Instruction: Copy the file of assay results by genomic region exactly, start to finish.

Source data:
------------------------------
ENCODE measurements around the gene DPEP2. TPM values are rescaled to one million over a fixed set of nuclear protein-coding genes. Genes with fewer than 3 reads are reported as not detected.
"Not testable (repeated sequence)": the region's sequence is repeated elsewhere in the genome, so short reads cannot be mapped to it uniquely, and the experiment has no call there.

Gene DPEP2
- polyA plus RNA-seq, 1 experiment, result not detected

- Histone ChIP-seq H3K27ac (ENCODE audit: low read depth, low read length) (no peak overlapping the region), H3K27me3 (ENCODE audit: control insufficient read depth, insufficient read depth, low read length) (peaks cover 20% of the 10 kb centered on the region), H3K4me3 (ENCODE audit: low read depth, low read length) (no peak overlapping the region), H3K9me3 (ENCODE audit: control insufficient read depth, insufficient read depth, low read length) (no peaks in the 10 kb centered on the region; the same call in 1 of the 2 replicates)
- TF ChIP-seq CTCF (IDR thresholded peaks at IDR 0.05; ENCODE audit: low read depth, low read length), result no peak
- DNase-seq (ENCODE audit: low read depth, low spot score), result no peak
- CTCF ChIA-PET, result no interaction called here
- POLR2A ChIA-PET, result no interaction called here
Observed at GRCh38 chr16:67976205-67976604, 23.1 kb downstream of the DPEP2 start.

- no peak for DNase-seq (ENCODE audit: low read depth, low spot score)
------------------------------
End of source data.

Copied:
ENCODE measurements around the gene DPEP2. TPM values are rescaled to one million over a fixed set of nuclear protein-coding genes. Genes with fewer than 3 reads are reported as not detected.
"Not testable (repeated sequence)": the region's sequence is repeated elsewhere in the genome, so short reads cannot be mapped to it uniquely, and the experiment has no call there.

Gene DPEP2
- polyA plus RNA-seq, 1 experiment, result not detected

- Histone ChIP-seq H3K27ac (ENCODE audit: low read depth, low read length) (no peak overlapping the region), H3K27me3 (ENCODE audit: control insufficient read depth, insufficient read depth, low read length) (peaks cover 20% of the 10 kb centered on the region), H3K4me3 (ENCODE audit: low read depth, low read length) (no peak overlapping the region), H3K9me3 (ENCODE audit: control insufficient read depth, insufficient read depth, low read length) (no peaks in the 10 kb centered on the region; the same call in 1 of the 2 replicates)
- TF ChIP-seq CTCF (IDR thresholded peaks at IDR 0.05; ENCODE audit: low read depth, low read length), result no peak
- DNase-seq (ENCODE audit: low read depth, low spot score), result no peak
- CTCF ChIA-PET, result no interaction called here
- POLR2A ChIA-PET, result no interaction called here
Observed at GRCh38 chr16:67976205-67976604, 23.1 kb downstream of the DPEP2 start.

- no peak for DNase-seq (ENCODE audit: low read depth, low spot score)